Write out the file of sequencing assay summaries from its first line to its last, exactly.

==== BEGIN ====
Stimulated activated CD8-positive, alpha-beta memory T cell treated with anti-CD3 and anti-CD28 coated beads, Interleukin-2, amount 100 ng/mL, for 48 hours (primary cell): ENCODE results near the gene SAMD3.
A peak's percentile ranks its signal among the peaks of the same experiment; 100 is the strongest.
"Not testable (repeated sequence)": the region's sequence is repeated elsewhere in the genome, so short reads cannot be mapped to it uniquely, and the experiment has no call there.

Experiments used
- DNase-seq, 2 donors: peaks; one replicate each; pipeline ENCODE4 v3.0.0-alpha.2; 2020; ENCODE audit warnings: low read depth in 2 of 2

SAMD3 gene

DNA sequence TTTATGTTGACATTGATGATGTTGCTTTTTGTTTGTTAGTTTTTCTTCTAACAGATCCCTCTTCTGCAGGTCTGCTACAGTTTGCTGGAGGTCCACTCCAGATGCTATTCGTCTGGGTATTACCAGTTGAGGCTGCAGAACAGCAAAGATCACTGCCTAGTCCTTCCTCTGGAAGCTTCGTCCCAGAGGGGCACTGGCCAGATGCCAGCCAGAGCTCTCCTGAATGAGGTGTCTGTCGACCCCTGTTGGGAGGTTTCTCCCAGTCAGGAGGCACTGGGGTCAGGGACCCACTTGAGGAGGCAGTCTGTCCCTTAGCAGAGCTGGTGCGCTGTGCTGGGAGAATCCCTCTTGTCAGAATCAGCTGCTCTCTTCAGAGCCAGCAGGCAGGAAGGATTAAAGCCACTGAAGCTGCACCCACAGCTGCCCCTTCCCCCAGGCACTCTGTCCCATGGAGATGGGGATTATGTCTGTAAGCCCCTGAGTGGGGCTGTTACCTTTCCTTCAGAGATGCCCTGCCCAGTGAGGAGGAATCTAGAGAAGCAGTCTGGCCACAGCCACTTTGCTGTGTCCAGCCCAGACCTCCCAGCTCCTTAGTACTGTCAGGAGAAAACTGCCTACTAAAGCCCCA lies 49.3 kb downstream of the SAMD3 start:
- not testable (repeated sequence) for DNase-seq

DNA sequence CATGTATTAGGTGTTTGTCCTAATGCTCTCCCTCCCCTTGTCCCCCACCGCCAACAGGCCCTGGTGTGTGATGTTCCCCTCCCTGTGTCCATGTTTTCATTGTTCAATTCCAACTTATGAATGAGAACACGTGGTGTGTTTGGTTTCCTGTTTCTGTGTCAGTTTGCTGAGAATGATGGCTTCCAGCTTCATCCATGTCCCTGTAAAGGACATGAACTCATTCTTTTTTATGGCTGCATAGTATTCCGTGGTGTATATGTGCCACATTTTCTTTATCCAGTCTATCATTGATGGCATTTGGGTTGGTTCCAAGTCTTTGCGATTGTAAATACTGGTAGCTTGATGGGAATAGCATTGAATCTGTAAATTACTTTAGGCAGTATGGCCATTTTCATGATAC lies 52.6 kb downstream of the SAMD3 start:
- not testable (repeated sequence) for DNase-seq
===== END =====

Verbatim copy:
Stimulated activated CD8-positive, alpha-beta memory T cell treated with anti-CD3 and anti-CD28 coated beads, Interleukin-2, amount 100 ng/mL, for 48 hours (primary cell): ENCODE results near the gene SAMD3.
A peak's percentile ranks its signal among the peaks of the same experiment; 100 is the strongest.
"Not testable (repeated sequence)": the region's sequence is repeated elsewhere in the genome, so short reads cannot be mapped to it uniquely, and the experiment has no call there.

Experiments used
- DNase-seq, 2 donors: peaks; one replicate each; pipeline ENCODE4 v3.0.0-alpha.2; 2020; ENCODE audit warnings: low read depth in 2 of 2

SAMD3 gene

DNA sequence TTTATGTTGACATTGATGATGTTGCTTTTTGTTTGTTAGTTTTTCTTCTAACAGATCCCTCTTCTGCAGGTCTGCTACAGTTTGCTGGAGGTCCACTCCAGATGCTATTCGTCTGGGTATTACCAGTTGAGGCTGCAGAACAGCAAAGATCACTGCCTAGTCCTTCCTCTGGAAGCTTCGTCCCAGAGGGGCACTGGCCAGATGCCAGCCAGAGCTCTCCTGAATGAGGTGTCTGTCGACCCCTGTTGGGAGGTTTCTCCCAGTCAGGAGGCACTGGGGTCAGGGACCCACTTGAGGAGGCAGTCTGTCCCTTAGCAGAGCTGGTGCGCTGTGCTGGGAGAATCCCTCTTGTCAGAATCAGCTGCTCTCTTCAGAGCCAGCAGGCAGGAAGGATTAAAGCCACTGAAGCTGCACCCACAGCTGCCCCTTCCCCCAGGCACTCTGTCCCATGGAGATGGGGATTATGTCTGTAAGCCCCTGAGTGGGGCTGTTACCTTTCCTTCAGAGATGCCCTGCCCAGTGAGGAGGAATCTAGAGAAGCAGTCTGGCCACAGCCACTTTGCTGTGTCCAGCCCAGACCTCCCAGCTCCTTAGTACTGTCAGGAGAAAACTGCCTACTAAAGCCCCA lies 49.3 kb downstream of the SAMD3 start:
- not testable (repeated sequence) for DNase-seq

DNA sequence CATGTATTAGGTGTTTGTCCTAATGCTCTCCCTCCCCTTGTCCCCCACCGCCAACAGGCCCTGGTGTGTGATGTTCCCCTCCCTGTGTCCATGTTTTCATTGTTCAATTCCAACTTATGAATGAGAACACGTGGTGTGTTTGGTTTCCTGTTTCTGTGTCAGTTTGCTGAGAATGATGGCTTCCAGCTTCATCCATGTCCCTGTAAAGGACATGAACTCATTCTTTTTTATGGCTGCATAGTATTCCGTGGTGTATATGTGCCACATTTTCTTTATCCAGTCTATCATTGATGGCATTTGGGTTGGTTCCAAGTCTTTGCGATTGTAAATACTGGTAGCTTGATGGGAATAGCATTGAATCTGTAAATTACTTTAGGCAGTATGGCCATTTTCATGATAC lies 52.6 kb downstream of the SAMD3 start:
- not testable (repeated sequence) for DNase-seq